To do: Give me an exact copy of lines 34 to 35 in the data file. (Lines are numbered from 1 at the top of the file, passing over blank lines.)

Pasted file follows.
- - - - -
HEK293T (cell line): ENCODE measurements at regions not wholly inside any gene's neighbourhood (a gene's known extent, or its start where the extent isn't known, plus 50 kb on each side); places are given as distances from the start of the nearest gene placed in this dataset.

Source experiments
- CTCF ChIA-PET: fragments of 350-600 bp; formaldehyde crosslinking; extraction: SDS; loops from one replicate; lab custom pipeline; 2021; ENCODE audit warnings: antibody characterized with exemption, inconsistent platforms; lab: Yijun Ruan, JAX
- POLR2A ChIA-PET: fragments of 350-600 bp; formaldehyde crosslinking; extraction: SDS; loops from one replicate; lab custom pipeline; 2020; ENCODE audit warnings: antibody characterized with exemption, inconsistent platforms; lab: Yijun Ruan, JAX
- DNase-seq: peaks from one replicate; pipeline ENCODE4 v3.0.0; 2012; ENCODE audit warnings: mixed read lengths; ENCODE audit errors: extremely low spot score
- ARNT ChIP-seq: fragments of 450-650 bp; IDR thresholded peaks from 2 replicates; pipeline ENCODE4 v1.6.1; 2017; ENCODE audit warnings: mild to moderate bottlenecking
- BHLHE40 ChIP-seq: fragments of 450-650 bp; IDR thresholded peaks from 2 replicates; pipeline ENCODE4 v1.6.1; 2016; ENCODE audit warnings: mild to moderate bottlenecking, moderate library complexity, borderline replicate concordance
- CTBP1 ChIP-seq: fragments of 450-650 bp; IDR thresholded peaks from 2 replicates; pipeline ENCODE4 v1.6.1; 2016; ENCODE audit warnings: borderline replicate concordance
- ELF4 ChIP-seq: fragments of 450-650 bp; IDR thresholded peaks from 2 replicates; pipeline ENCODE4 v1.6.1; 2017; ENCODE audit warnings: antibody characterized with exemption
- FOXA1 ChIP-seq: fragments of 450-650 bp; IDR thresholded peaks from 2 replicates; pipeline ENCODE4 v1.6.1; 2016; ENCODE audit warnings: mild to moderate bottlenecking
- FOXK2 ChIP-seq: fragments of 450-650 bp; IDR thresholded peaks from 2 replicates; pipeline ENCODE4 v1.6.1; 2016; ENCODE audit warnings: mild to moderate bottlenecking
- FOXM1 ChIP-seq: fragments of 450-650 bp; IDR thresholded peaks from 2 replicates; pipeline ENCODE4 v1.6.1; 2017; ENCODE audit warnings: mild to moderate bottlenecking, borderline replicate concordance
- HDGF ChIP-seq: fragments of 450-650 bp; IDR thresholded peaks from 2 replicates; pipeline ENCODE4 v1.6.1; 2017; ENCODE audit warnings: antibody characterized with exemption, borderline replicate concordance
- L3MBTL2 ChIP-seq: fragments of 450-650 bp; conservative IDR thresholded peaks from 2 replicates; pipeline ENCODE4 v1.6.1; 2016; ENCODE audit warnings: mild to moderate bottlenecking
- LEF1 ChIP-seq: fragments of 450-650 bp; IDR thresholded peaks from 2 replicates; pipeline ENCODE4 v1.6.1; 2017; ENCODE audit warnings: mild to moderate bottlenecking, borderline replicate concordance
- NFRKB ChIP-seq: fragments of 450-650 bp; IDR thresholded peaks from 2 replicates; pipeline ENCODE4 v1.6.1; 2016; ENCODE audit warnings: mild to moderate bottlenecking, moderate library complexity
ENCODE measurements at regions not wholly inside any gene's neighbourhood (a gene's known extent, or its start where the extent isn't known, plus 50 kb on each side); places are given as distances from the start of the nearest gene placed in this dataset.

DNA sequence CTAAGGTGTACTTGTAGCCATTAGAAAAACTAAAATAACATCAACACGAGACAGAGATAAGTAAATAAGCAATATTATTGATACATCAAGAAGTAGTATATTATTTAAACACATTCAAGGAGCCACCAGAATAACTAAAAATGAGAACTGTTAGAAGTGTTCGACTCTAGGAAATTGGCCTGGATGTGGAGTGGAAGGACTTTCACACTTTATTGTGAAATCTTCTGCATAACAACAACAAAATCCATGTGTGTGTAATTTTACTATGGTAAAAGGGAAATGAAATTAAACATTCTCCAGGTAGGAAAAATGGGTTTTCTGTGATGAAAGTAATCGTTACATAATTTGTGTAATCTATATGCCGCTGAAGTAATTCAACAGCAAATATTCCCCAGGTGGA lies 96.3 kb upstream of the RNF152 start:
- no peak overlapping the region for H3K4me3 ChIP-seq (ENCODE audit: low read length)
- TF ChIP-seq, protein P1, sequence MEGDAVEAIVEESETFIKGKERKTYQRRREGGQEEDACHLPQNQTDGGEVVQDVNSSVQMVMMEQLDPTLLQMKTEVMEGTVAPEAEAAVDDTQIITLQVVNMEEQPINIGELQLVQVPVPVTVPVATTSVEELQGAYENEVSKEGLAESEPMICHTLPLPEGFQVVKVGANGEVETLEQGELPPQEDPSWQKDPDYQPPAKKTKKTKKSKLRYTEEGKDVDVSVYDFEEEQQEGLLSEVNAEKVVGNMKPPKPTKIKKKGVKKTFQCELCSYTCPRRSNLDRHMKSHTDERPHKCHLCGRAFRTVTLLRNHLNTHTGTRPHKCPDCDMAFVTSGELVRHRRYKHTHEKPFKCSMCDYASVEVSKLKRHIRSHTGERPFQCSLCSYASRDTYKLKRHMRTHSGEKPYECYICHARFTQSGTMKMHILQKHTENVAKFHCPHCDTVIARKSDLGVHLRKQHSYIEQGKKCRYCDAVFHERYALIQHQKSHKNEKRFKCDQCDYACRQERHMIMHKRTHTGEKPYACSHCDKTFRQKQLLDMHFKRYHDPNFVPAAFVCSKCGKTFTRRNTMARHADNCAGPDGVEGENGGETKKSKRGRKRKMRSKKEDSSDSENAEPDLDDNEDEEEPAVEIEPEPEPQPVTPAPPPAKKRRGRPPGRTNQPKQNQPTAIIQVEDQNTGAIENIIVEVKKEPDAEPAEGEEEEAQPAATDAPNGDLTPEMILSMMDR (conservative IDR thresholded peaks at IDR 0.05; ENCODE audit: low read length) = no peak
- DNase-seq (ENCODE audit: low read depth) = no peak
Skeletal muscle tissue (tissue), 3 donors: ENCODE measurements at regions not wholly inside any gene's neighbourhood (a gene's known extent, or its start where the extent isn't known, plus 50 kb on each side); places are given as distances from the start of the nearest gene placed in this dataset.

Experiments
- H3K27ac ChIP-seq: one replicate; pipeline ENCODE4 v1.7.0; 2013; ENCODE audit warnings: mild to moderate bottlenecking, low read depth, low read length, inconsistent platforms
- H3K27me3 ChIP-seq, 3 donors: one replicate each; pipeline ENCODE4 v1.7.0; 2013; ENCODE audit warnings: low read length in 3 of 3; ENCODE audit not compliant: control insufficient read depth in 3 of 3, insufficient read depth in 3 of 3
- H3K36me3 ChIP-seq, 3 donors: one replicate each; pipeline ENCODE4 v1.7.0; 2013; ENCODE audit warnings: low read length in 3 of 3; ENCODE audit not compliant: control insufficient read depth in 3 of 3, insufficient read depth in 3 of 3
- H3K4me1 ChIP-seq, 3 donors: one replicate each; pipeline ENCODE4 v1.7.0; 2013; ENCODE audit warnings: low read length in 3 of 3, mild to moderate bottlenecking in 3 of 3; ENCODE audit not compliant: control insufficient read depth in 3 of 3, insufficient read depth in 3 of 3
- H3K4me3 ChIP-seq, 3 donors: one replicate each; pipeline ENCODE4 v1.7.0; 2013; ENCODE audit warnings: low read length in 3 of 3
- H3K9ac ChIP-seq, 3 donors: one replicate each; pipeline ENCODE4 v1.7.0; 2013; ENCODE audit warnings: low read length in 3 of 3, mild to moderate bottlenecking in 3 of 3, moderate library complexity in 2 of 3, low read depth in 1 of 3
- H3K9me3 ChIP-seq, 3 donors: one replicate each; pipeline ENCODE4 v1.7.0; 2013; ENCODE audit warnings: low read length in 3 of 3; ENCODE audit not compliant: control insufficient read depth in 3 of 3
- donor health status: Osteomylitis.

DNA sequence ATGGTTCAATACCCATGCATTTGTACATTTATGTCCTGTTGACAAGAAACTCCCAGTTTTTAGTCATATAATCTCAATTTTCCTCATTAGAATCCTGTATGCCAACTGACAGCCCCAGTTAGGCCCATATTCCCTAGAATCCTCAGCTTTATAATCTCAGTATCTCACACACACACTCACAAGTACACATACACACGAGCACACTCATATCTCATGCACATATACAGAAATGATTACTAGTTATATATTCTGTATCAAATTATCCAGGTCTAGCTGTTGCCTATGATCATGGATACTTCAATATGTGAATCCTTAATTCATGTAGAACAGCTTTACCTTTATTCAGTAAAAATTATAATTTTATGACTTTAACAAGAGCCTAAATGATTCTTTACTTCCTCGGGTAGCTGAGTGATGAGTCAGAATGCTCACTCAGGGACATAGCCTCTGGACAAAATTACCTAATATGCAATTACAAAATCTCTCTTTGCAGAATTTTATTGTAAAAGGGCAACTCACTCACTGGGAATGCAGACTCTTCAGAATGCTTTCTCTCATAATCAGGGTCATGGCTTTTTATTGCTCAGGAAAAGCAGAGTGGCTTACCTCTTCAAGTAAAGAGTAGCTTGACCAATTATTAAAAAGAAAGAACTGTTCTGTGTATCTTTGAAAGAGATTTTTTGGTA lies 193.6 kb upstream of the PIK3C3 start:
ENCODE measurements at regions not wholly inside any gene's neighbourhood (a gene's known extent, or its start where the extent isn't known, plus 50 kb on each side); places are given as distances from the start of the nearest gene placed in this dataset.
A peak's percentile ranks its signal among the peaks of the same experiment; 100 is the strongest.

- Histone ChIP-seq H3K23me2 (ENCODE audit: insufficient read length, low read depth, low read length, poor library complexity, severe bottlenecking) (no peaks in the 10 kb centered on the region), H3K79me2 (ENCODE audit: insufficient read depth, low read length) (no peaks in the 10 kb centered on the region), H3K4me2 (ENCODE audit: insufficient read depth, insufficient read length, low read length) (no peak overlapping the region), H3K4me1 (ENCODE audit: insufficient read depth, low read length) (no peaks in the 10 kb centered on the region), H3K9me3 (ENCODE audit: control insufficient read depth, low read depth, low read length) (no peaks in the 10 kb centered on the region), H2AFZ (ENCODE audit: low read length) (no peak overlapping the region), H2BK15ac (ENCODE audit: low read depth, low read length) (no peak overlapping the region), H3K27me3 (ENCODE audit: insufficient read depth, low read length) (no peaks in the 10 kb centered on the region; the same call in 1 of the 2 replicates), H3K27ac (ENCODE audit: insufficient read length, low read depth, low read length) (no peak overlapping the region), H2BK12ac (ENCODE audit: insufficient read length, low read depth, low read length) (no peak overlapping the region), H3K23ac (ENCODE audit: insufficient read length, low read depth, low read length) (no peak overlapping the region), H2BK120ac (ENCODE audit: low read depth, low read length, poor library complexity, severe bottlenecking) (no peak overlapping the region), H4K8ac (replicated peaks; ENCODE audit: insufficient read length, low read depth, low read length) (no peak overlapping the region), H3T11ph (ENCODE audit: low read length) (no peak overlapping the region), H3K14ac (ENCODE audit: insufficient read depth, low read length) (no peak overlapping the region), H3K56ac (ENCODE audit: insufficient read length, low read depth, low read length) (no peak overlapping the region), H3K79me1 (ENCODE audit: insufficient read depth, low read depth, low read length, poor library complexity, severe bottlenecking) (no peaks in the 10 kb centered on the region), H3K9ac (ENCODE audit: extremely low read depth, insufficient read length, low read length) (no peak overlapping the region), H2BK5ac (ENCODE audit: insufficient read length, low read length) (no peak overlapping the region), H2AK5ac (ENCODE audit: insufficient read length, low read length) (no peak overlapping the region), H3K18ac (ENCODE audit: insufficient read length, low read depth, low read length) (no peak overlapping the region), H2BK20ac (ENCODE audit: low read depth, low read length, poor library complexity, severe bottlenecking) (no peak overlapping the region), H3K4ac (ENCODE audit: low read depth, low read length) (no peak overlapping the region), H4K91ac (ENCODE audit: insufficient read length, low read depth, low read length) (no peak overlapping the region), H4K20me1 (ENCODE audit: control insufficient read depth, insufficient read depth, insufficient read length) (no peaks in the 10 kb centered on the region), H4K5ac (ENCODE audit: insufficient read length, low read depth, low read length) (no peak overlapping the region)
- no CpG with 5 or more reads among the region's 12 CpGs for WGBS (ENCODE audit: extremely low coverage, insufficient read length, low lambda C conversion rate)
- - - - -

A peak's percentile ranks its signal among the peaks of the same experiment; 100 is the strongest.

- Histone ChIP-seq H3K23me2 (ENCODE audit: insufficient read length, low read depth, low read length, poor library complexity, severe bottlenecking) (no peaks in the 10 kb centered on the region), H3K79me2 (ENCODE audit: insufficient read depth, low read length) (no peaks in the 10 kb centered on the region), H3K4me2 (ENCODE audit: insufficient read depth, insufficient read length, low read length) (no peak overlapping the region), H3K4me1 (ENCODE audit: insufficient read depth, low read length) (no peaks in the 10 kb centered on the region), H3K9me3 (ENCODE audit: control insufficient read depth, low read depth, low read length) (no peaks in the 10 kb centered on the region), H2AFZ (ENCODE audit: low read length) (no peak overlapping the region), H2BK15ac (ENCODE audit: low read depth, low read length) (no peak overlapping the region), H3K27me3 (ENCODE audit: insufficient read depth, low read length) (no peaks in the 10 kb centered on the region; the same call in 1 of the 2 replicates), H3K27ac (ENCODE audit: insufficient read length, low read depth, low read length) (no peak overlapping the region), H2BK12ac (ENCODE audit: insufficient read length, low read depth, low read length) (no peak overlapping the region), H3K23ac (ENCODE audit: insufficient read length, low read depth, low read length) (no peak overlapping the region), H2BK120ac (ENCODE audit: low read depth, low read length, poor library complexity, severe bottlenecking) (no peak overlapping the region), H4K8ac (replicated peaks; ENCODE audit: insufficient read length, low read depth, low read length) (no peak overlapping the region), H3T11ph (ENCODE audit: low read length) (no peak overlapping the region), H3K14ac (ENCODE audit: insufficient read depth, low read length) (no peak overlapping the region), H3K56ac (ENCODE audit: insufficient read length, low read depth, low read length) (no peak overlapping the region), H3K79me1 (ENCODE audit: insufficient read depth, low read depth, low read length, poor library complexity, severe bottlenecking) (no peaks in the 10 kb centered on the region), H3K9ac (ENCODE audit: extremely low read depth, insufficient read length, low read length) (no peak overlapping the region), H2BK5ac (ENCODE audit: insufficient read length, low read length) (no peak overlapping the region), H2AK5ac (ENCODE audit: insufficient read length, low read length) (no peak overlapping the region), H3K18ac (ENCODE audit: insufficient read length, low read depth, low read length) (no peak overlapping the region), H2BK20ac (ENCODE audit: low read depth, low read length, poor library complexity, severe bottlenecking) (no peak overlapping the region), H3K4ac (ENCODE audit: low read depth, low read length) (no peak overlapping the region), H4K91ac (ENCODE audit: insufficient read length, low read depth, low read length) (no peak overlapping the region), H4K20me1 (ENCODE audit: control insufficient read depth, insufficient read depth, insufficient read length) (no peaks in the 10 kb centered on the region), H4K5ac (ENCODE audit: insufficient read length, low read depth, low read length) (no peak overlapping the region)